Interview: The Charlatans
The Unluckiest Band In Pop
By Andrew Weaver
Just as things seemed to finally be on a high for The Charlatans, tragedy struck. Again. In mid-September, while touring their most recent and acclaimed album Who We Touch, founding member and drummer Jon Brookes collapsed on stage. And the news, sadly, isn’t good. “It’s not so great,” frontman Tim Burgess admits with a heavy sigh, before telling me that Brookes has been diagnosed with brain cancer. “He’s going to have six weeks of chemotherapy and radiotherapy – he’s really positive, but it’s quite serious. It’s terrible, but, well… I don’t really know what to say. It’s really serious.”
The band, who once famously described themselves as ‘the unluckiest band in pop,’ are familiar with hard times. During their first US tour in 1991, they became embroiled in a legal wrangle with a band from the 1960s who shared the same name – forcing them to add ‘UK’ to their title for all American releases. Bassist Martin Blunt fought a long battle with severe depression, and in 1992 keyboardist Rob Collins was jailed for eight months for unintentionally taking part in an armed robbery. Four years later, Collins was tragically killed in a car crash during the recording of the band’s comeback album, Tellin’ Stories. It was the group’s most commercially successful release, spawning three top 10 singles in the UK.
Maybe all of this is just what happens when you’ve been in the same band for more than twenty years; The Charlatans have produced eleven albums since 1989. Then, in 1999, the band’s accountant was jailed for swindling them out of £300 000 – the entire proceeds from their first four releases. (He told them he was offsetting the money against future taxes.) Two years later, Collins’ replacement Tony Rogers was diagnosed with testicular cancer; in a happily abnormal stroke of good luck, Rogers recovered after treatment, and continues to play with the band to this day.
The Charlatans are looking forward to a similar recovery for Jon. “After the operation, Jon was saying that he really wants to come to Australia – that’s the goal,” Burgess tells me. “Whether or not that’s going to happen we don’t know, but at Jon’s request we asked Pete Salisbury from the Verve [to step up to the stool] – so he’s playing with us at the moment.”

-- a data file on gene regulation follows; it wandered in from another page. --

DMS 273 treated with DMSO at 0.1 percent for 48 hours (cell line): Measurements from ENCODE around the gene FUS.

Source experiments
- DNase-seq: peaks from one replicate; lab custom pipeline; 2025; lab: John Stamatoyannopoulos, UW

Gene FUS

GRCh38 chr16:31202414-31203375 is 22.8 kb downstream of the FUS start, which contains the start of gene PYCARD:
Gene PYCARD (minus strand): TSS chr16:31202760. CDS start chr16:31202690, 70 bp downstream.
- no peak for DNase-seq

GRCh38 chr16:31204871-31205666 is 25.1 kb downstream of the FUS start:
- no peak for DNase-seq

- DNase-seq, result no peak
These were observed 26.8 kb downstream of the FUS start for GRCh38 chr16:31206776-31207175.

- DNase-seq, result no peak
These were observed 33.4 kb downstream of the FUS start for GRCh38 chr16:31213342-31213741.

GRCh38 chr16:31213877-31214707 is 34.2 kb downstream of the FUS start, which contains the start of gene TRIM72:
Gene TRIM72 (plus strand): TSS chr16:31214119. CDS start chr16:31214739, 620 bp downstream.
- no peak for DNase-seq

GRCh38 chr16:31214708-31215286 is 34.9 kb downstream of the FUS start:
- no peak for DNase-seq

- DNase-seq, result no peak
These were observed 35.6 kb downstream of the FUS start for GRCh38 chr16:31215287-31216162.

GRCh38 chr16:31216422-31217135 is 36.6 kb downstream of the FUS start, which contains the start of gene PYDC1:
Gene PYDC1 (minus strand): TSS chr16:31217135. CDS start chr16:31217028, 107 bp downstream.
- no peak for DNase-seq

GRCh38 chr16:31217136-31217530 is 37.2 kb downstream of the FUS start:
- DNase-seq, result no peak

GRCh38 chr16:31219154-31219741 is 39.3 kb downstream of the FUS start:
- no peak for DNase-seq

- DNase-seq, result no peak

Meantime the Charlatans are doing what they’ve always done when adversity has struck: soldiering on. Their tour to the United States was postponed, but a UK leg and their visit to Australia is still all set. Although the touring company has confirmed that Salisbury will be filling in, at last report Jon was out of hospital; he joined the band on stage for an encore two weekends ago, at the Academy in Birmingham.
“Jon already has started chemotherapy, on the 18th of October, but [before that] he was running around and keeping focused. It’s obviously going to wipe him out for a while, but he’s going to control it. Obviously they won’t be able to cure it, but he’ll be living with cancer. He’s pretty philosophical about it.”
As he talks about their career, Burgess also sounds philosophical. It’s said in every story about The Charlatans that they’re a band who has lasted for forever and a day – an extraordinary achievement, considering the bad luck. “I think we’ve had an extraordinary amount of great luck as well,” Burgess counters. “If you put five people together in a room twenty years ago, and then monitored the lives of each member of the band, some shit is going to happen. It’s kind of just life.”
The band’s latest album finds them returning to playing great rock ‘n roll in its purest and simplest form, seemingly perfect for incorporating into a live setting. “It’s a lot of fun,” he agrees, “and we’re up there having a great time.” Who We Touch is full of rock ‘n roll spirit, with the band going for a sound not a million miles away from that which fellow survivors Primal Scream have been playing. “I wanted it to be not-American,” he says of the album.
The band recorded Who We Touch with Flood, AKA acclaimed producer Mark Ellis (Depeche Mode, U2, Nick Cave & The Bad Seeds, Sigur Ros, The Smashing Pumpkins…) “It was brilliant,” he tells me, of the recording process. “We had three days pre-production and I told [Ellis] what I wanted the record to sound like. He thought the demos were ‘quite esoteric’ – his words, not mine. We worked on the arrangements quite a lot in those three days, but when we recorded it we pretty much recorded 18 songs in 15 days – it was quite quick.
“Obviously there’s a melancholic mood in the band,” he continues. “But at the same time, we know that even though Jon isn’t sitting behind the kit, he put a lot of work into this album. I think the drumming on the record is brilliant, and I think he’d want people to hear it – which is why we’re out and about.”
Who: The Charlatans
What: Who We Touch is out now through Shock
With: Deep Sea Arcade
Where: The Metro Theatre
When: Thursday November 11